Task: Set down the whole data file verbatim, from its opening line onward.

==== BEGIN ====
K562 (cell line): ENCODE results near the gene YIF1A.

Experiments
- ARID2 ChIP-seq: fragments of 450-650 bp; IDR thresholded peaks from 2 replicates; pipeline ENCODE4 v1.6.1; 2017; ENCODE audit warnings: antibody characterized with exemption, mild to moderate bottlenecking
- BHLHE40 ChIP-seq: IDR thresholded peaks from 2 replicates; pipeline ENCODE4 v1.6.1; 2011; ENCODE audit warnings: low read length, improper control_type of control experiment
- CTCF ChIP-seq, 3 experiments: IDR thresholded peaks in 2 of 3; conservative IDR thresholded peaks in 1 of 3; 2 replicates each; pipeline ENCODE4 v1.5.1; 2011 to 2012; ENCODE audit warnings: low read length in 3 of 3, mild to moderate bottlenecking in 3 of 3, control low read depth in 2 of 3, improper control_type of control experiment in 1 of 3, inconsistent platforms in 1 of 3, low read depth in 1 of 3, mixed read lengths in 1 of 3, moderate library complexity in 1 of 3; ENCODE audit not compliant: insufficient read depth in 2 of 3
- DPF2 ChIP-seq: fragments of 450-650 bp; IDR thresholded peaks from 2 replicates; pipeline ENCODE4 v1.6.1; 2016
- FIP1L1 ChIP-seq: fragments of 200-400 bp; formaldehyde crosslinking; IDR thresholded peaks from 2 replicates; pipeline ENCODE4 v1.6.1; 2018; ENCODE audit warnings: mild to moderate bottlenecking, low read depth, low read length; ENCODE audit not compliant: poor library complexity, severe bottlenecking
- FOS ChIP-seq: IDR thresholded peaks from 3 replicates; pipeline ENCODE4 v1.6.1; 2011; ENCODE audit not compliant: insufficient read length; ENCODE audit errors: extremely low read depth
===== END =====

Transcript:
K562 (cell line): ENCODE results near the gene YIF1A.

Experiments
- ARID2 ChIP-seq: fragments of 450-650 bp; IDR thresholded peaks from 2 replicates; pipeline ENCODE4 v1.6.1; 2017; ENCODE audit warnings: antibody characterized with exemption, mild to moderate bottlenecking
- BHLHE40 ChIP-seq: IDR thresholded peaks from 2 replicates; pipeline ENCODE4 v1.6.1; 2011; ENCODE audit warnings: low read length, improper control_type of control experiment
- CTCF ChIP-seq, 3 experiments: IDR thresholded peaks in 2 of 3; conservative IDR thresholded peaks in 1 of 3; 2 replicates each; pipeline ENCODE4 v1.5.1; 2011 to 2012; ENCODE audit warnings: low read length in 3 of 3, mild to moderate bottlenecking in 3 of 3, control low read depth in 2 of 3, improper control_type of control experiment in 1 of 3, inconsistent platforms in 1 of 3, low read depth in 1 of 3, mixed read lengths in 1 of 3, moderate library complexity in 1 of 3; ENCODE audit not compliant: insufficient read depth in 2 of 3
- DPF2 ChIP-seq: fragments of 450-650 bp; IDR thresholded peaks from 2 replicates; pipeline ENCODE4 v1.6.1; 2016
- FIP1L1 ChIP-seq: fragments of 200-400 bp; formaldehyde crosslinking; IDR thresholded peaks from 2 replicates; pipeline ENCODE4 v1.6.1; 2018; ENCODE audit warnings: mild to moderate bottlenecking, low read depth, low read length; ENCODE audit not compliant: poor library complexity, severe bottlenecking
- FOS ChIP-seq: IDR thresholded peaks from 3 replicates; pipeline ENCODE4 v1.6.1; 2011; ENCODE audit not compliant: insufficient read length; ENCODE audit errors: extremely low read depth